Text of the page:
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APRA finalises its macroprudential policy framework

The Australian Prudential Regulation Authority (APRA) has finalised amendments to its prudential framework to give effect to macroprudential policy measures, following consultation with industry participants late last year. 

The new framework has been given effect through new requirements on authorised deposit-taking institutions (ADIs) set out in an attachment to APRA’s prudential standard for credit risk, Prudential Standard APS 220 Credit Risk Management. The attachment, Macroprudential policy credit measures, comes into effect from September 2022. 

Under the new requirements, ADIs must be operationally prepared to implement certain macroprudential policy measures, if needed. In particular, banks will need to have systems in place to limit growth in higher risk residential mortgage lending, such as loans at high debt-to-income multiples or high loan-to-valuation ratios.

The new requirements are aimed at strengthening the transparency, implementation and enforceability of future policy responses aimed at reducing financial stability risks.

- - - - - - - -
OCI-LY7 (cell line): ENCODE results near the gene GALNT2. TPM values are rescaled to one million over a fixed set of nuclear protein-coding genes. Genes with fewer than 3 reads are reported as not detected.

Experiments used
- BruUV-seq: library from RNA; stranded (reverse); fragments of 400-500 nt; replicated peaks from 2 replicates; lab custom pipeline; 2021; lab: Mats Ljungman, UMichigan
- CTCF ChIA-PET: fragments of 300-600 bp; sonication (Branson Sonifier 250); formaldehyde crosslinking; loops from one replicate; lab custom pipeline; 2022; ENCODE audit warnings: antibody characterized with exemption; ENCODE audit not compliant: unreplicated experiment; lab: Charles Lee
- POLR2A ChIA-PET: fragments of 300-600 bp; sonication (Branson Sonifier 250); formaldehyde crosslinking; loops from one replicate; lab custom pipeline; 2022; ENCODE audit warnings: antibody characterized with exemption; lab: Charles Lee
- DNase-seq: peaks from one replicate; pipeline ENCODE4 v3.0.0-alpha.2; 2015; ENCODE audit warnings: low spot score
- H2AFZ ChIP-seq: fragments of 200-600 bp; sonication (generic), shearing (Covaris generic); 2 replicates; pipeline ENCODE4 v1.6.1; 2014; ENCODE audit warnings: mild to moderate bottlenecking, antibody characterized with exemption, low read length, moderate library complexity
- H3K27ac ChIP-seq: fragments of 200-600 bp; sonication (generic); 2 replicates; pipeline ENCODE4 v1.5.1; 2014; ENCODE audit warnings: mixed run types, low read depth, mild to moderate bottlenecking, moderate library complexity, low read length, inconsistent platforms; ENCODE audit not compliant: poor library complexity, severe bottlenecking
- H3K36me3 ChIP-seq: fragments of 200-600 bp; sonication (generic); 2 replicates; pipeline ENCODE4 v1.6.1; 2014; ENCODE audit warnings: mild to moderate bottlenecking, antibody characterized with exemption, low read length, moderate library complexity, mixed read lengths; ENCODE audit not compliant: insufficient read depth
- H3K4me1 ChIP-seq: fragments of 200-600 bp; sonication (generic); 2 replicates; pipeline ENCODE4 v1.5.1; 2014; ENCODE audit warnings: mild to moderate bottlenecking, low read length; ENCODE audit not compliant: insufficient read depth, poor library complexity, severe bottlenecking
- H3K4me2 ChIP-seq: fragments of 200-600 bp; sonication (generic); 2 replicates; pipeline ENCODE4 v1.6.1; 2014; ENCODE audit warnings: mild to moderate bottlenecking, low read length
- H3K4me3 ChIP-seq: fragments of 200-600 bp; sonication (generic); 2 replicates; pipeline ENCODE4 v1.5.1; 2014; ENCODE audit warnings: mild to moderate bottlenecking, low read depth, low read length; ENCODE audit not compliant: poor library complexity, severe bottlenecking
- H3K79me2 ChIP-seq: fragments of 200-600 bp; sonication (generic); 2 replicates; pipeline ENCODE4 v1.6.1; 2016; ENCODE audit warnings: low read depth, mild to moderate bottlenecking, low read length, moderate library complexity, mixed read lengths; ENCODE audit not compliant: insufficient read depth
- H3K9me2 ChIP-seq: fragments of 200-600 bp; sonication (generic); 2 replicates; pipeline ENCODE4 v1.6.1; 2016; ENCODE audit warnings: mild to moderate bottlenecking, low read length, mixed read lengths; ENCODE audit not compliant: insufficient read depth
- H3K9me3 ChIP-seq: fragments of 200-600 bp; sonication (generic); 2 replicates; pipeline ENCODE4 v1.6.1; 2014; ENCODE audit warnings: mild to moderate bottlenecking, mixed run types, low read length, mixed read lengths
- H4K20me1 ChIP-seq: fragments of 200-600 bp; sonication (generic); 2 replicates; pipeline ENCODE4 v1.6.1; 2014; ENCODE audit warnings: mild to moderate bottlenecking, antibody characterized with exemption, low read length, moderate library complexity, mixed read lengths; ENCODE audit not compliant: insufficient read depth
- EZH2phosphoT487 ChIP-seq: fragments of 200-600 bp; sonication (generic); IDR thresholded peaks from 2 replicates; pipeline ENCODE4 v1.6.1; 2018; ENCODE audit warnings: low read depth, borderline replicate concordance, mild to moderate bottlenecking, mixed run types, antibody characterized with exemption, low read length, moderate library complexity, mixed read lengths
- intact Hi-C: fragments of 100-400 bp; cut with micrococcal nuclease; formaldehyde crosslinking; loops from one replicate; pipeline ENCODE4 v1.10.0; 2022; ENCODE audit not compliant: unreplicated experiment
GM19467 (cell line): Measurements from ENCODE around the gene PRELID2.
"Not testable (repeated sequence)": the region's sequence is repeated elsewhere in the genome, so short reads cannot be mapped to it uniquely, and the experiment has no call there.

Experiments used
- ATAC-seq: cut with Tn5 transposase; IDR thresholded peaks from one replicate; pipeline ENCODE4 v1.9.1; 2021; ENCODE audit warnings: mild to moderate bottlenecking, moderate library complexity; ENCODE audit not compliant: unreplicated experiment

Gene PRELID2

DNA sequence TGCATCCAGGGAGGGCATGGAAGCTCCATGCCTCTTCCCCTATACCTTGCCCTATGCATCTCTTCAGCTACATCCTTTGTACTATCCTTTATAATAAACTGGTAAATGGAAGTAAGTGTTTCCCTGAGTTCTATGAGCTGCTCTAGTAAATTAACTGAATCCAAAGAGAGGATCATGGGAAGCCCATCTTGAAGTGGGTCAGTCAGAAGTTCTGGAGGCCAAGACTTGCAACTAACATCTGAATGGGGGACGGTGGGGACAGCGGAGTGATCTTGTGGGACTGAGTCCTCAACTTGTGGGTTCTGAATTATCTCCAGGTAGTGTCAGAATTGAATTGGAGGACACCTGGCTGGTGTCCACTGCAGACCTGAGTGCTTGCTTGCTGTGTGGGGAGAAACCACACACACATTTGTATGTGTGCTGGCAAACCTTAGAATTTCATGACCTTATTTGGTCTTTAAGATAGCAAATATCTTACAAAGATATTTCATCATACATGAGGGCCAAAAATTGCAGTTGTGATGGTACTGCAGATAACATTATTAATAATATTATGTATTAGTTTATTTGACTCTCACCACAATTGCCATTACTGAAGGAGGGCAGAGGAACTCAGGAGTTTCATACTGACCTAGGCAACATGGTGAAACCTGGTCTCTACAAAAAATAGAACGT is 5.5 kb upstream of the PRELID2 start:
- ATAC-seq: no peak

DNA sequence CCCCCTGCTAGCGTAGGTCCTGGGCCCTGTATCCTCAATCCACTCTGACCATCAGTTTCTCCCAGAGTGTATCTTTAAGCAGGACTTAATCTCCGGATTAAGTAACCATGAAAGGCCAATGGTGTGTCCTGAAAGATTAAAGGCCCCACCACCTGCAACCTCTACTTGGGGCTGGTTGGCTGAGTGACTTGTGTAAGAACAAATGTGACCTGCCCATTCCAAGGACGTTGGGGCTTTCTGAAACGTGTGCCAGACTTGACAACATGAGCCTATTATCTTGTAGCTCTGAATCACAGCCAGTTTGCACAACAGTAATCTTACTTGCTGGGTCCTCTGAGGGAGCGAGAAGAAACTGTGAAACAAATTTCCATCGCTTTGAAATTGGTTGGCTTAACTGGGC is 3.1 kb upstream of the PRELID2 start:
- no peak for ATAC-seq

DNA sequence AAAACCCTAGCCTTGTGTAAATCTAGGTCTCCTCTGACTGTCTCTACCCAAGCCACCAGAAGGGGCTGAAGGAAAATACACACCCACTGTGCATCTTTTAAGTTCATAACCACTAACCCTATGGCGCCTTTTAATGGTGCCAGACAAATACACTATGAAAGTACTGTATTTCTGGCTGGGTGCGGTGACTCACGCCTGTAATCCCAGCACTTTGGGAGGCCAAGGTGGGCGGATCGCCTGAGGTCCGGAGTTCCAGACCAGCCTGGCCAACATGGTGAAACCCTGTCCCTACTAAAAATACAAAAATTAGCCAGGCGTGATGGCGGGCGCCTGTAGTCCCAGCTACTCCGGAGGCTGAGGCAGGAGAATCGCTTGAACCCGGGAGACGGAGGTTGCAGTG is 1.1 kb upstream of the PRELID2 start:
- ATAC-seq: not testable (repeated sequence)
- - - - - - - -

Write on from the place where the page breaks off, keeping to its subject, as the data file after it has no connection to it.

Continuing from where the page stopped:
APRA has a broad range of macroprudential measures that can be used to reduce financial stability risks. For these measures to be most effective, however, banks must be able to implement them in a timely manner.

In a letter to authorised deposit-taking institutions (ADIs) today, APRA Chair Wayne Byres emphasised the importance of lenders actively managing the risks within their loan portfolios.

“In the current environment, with high household indebtedness and rising interest rates, it’s essential for banks to prudently and proactively manage risks in residential mortgage lending. APRA expects lenders to closely monitor housing lending risks to ensure that aggregate portfolio risks remain within their risk appetite and that standards for new lending remain prudent,” Mr Byres said.

The new requirements take effect from September this year.

Today’s letter to industry and revised prudential standard are available at: Proposed revisions to the credit risk management framework for authorised deposit-taking institutions.

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The Australian Prudential Regulation Authority (APRA) is the prudential regulator of the financial services industry. It oversees banks, mutuals, general insurance and reinsurance companies, life insurance, private health insurers, friendly societies, and most members of the superannuation industry. APRA currently supervises institutions holding around $9 trillion in assets for Australian depositors, policyholders and superannuation fund members.